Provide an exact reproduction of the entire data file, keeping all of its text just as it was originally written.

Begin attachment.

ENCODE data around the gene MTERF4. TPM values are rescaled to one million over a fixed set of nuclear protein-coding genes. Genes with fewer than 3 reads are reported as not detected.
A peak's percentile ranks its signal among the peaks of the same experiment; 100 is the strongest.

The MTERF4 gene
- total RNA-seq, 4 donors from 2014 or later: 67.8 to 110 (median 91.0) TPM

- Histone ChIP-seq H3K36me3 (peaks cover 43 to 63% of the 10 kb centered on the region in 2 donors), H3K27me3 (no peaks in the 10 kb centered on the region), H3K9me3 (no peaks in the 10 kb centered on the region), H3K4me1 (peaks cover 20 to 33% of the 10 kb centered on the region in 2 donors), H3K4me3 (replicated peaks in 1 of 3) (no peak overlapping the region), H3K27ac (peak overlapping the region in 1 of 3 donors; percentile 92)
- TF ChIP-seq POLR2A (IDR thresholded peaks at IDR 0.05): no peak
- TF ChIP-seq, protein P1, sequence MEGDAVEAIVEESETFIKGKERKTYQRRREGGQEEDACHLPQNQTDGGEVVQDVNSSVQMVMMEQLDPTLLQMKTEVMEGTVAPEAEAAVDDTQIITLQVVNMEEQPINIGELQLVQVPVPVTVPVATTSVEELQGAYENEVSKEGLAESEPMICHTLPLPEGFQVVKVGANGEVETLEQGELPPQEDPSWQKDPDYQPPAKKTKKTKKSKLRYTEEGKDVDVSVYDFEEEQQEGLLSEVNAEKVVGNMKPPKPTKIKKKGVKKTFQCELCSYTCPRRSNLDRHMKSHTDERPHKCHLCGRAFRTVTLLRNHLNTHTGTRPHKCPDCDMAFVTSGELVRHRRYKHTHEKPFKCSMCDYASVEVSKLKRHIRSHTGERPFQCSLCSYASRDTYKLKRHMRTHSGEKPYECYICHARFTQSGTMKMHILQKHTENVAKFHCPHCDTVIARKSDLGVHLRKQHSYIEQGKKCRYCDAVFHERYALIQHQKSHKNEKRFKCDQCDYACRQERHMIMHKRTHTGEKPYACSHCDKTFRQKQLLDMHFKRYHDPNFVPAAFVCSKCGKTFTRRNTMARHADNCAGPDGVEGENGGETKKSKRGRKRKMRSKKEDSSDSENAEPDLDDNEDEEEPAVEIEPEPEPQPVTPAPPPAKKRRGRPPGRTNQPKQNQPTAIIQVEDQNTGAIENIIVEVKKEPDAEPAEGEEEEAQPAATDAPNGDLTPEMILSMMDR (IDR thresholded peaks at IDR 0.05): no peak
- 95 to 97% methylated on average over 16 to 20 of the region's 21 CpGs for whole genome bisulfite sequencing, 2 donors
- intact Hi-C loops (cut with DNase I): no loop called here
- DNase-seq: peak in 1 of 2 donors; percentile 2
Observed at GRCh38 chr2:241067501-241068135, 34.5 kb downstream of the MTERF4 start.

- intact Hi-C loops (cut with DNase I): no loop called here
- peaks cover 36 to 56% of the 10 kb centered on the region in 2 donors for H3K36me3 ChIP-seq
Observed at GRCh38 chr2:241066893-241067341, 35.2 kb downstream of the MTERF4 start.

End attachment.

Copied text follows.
ENCODE data around the gene MTERF4. TPM values are rescaled to one million over a fixed set of nuclear protein-coding genes. Genes with fewer than 3 reads are reported as not detected.
A peak's percentile ranks its signal among the peaks of the same experiment; 100 is the strongest.

The MTERF4 gene
- total RNA-seq, 4 donors from 2014 or later: 67.8 to 110 (median 91.0) TPM

- Histone ChIP-seq H3K36me3 (peaks cover 43 to 63% of the 10 kb centered on the region in 2 donors), H3K27me3 (no peaks in the 10 kb centered on the region), H3K9me3 (no peaks in the 10 kb centered on the region), H3K4me1 (peaks cover 20 to 33% of the 10 kb centered on the region in 2 donors), H3K4me3 (replicated peaks in 1 of 3) (no peak overlapping the region), H3K27ac (peak overlapping the region in 1 of 3 donors; percentile 92)
- TF ChIP-seq POLR2A (IDR thresholded peaks at IDR 0.05): no peak
- TF ChIP-seq, protein P1, sequence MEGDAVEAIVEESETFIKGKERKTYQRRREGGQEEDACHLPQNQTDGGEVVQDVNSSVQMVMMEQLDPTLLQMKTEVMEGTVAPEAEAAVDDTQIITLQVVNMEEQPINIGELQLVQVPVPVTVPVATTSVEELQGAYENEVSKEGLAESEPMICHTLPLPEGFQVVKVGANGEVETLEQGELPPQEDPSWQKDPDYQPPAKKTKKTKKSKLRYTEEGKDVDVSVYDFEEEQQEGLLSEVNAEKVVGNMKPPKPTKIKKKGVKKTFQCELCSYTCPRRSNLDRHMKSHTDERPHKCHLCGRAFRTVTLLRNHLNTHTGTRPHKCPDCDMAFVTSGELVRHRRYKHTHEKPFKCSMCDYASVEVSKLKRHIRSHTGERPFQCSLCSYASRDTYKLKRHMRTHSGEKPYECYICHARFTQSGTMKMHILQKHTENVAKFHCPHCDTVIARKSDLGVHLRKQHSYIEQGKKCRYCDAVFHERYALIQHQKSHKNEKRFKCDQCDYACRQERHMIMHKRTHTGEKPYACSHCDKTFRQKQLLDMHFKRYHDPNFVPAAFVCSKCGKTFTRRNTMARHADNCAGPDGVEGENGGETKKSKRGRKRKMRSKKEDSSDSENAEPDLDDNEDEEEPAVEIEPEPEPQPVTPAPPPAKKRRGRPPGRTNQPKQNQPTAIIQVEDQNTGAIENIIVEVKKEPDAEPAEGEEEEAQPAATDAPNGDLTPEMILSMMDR (IDR thresholded peaks at IDR 0.05): no peak
- 95 to 97% methylated on average over 16 to 20 of the region's 21 CpGs for whole genome bisulfite sequencing, 2 donors
- intact Hi-C loops (cut with DNase I): no loop called here
- DNase-seq: peak in 1 of 2 donors; percentile 2
Observed at GRCh38 chr2:241067501-241068135, 34.5 kb downstream of the MTERF4 start.

- intact Hi-C loops (cut with DNase I): no loop called here
- peaks cover 36 to 56% of the 10 kb centered on the region in 2 donors for H3K36me3 ChIP-seq
Observed at GRCh38 chr2:241066893-241067341, 35.2 kb downstream of the MTERF4 start.